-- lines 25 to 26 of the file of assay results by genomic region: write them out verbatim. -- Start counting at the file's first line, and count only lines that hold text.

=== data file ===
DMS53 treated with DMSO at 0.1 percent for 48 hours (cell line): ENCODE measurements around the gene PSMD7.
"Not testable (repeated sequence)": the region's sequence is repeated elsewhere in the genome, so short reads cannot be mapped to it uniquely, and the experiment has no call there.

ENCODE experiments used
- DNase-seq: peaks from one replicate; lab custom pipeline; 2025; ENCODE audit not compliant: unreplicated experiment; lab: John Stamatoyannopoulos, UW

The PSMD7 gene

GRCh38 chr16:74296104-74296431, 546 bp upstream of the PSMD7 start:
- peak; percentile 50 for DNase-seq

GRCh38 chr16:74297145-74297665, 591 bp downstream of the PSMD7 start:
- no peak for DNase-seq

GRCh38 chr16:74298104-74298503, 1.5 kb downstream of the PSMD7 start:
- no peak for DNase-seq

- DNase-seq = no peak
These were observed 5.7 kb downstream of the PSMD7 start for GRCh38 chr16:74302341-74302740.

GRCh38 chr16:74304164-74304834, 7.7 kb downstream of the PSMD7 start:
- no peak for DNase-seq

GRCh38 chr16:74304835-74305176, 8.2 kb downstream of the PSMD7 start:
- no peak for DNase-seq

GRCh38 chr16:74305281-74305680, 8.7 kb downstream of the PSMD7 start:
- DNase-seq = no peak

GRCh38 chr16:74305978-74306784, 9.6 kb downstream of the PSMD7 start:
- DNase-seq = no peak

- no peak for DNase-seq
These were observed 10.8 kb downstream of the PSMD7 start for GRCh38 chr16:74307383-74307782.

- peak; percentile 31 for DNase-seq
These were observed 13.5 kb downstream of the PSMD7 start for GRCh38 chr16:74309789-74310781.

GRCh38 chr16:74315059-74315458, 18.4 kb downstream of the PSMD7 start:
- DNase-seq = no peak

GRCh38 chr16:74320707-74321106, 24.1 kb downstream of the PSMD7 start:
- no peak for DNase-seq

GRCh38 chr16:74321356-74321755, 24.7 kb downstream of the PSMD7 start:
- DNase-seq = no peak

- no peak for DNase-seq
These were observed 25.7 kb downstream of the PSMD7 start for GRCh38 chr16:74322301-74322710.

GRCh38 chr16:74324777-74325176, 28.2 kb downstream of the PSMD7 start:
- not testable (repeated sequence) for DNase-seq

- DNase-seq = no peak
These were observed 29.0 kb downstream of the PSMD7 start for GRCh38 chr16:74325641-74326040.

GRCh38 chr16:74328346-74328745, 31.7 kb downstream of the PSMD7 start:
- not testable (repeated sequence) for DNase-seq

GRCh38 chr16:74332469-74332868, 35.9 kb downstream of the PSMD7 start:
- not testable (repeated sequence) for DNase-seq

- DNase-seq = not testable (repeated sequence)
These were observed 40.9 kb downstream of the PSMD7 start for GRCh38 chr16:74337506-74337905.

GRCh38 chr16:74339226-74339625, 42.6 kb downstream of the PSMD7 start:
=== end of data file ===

These were observed 13.5 kb downstream of the PSMD7 start for GRCh38 chr16:74309789-74310781.

GRCh38 chr16:74315059-74315458, 18.4 kb downstream of the PSMD7 start: